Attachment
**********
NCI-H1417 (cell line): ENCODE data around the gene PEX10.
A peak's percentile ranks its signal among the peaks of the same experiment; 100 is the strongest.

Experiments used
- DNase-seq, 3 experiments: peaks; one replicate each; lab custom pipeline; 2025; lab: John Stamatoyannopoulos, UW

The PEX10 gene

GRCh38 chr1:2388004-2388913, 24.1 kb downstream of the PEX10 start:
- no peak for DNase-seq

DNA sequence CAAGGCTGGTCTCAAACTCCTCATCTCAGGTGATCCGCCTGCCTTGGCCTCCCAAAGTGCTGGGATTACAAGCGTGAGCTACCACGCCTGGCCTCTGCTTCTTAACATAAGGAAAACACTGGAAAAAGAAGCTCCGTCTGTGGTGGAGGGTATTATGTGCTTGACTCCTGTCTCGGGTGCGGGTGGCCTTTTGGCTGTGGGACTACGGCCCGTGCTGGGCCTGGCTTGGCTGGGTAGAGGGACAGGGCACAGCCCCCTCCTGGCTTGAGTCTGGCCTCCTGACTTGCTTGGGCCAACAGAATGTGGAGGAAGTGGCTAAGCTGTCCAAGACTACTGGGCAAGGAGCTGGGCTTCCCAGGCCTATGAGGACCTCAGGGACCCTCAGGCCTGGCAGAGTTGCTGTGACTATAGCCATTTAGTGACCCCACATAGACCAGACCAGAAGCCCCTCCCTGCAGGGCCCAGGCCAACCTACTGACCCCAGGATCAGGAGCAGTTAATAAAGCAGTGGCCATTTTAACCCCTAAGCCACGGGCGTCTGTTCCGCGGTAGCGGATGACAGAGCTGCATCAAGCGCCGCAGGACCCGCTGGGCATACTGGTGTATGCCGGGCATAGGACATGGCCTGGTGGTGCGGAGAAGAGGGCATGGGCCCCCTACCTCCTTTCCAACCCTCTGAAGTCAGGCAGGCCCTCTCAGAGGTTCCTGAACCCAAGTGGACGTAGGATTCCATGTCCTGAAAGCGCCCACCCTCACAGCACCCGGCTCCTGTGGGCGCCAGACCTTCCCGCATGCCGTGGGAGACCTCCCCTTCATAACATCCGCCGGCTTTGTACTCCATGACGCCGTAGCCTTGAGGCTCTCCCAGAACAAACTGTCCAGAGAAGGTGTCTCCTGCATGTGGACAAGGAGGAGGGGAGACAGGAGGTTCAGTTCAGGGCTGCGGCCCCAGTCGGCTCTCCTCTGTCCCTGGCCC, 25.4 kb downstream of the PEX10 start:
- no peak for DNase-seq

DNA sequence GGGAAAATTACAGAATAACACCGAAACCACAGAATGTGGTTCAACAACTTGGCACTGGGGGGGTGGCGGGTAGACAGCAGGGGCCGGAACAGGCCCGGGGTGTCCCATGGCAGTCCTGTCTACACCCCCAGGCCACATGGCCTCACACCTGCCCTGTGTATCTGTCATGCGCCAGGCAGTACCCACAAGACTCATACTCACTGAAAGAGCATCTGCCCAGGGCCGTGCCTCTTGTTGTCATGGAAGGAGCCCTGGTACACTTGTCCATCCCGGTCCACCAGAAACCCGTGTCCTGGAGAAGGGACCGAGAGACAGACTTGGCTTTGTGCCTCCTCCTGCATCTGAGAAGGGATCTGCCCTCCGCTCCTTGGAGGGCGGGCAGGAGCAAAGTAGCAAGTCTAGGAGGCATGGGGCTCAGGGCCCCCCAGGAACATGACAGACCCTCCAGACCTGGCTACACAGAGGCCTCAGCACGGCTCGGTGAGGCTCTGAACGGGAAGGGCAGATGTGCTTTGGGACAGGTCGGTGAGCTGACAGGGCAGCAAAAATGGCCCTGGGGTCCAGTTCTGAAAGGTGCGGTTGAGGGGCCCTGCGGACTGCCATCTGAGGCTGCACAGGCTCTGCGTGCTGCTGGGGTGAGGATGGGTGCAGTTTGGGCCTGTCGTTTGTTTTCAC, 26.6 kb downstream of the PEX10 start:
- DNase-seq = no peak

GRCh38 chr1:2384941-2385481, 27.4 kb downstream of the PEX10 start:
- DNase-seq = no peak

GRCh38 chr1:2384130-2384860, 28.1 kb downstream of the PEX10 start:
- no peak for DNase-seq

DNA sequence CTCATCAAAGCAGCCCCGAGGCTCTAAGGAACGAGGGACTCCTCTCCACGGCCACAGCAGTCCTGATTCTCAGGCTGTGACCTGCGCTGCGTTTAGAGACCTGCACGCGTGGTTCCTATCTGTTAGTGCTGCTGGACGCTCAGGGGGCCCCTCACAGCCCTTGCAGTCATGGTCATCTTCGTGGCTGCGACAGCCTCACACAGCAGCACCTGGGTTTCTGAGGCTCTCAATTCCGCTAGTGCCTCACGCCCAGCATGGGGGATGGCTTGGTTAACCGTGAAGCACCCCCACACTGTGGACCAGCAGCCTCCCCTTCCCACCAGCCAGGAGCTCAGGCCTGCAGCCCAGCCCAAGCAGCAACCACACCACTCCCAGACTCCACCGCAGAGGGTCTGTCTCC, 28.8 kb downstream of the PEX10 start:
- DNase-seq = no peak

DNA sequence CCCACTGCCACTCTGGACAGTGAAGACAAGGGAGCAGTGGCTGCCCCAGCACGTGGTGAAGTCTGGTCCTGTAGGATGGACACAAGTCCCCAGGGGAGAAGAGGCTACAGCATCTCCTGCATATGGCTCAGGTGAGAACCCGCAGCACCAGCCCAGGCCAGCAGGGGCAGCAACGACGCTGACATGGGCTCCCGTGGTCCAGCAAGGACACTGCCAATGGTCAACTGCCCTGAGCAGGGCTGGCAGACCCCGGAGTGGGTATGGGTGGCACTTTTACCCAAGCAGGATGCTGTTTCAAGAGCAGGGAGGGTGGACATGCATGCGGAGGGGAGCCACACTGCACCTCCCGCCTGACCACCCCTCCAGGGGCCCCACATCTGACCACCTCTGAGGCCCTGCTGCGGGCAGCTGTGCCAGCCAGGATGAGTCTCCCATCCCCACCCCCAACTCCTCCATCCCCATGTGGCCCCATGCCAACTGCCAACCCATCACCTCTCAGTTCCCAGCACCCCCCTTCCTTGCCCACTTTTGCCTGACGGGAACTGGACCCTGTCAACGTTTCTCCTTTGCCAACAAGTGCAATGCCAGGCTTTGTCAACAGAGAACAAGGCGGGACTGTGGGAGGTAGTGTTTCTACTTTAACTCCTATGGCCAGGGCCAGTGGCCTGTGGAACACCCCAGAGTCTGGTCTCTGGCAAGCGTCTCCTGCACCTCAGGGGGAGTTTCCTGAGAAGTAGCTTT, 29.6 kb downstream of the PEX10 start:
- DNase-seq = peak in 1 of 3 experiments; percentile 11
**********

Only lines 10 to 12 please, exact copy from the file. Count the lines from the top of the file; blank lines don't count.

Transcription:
DNA sequence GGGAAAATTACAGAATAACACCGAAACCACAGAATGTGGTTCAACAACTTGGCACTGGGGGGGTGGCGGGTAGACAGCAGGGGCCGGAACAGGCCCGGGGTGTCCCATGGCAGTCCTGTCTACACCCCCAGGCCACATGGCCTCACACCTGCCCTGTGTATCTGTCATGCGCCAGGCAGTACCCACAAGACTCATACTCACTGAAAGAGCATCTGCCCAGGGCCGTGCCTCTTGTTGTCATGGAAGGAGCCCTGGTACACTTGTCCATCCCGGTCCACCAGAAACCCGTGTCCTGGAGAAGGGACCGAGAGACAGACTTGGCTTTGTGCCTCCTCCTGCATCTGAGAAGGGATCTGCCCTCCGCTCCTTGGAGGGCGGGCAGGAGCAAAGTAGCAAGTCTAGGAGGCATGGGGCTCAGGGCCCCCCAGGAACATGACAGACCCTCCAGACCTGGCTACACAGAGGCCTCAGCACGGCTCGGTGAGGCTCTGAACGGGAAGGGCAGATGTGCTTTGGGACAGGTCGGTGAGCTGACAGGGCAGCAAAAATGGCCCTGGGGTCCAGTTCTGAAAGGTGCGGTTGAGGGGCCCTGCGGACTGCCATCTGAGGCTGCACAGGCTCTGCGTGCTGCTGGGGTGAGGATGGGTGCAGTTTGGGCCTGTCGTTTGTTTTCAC, 26.6 kb downstream of the PEX10 start:
- DNase-seq = no peak

GRCh38 chr1:2384941-2385481, 27.4 kb downstream of the PEX10 start: